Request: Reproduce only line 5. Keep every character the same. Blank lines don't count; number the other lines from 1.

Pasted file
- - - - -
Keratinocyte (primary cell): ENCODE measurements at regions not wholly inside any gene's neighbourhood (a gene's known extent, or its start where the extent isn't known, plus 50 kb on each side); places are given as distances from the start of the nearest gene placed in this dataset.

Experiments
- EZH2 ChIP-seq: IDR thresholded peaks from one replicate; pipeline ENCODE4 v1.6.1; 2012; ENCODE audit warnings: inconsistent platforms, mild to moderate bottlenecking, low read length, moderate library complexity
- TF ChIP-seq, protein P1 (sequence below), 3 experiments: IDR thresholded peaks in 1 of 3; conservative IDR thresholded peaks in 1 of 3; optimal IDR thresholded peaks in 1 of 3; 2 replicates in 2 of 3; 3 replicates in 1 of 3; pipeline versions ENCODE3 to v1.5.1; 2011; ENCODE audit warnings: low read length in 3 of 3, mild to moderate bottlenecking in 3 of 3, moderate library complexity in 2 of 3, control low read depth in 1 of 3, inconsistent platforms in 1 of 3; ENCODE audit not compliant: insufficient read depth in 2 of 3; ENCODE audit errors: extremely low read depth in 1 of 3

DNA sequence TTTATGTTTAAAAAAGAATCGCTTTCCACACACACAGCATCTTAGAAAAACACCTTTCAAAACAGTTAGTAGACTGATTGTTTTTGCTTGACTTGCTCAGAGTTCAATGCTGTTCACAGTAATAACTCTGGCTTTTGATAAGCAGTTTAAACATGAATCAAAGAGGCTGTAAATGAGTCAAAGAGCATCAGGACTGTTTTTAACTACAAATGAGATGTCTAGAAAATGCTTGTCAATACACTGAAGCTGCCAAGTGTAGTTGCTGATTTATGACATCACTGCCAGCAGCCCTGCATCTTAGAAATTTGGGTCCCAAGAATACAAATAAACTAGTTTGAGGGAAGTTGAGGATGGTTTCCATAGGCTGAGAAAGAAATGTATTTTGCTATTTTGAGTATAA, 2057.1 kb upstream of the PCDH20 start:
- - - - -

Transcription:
DNA sequence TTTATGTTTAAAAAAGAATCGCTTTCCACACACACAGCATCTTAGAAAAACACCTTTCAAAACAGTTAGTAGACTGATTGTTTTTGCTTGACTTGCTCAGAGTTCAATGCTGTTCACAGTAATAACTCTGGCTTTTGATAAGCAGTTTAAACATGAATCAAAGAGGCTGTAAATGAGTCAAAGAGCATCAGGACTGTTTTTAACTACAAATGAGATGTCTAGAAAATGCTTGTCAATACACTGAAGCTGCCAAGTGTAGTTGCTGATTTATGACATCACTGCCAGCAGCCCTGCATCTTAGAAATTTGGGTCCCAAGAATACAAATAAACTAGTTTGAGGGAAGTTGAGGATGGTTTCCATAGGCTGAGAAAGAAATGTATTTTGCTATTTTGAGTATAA, 2057.1 kb upstream of the PCDH20 start: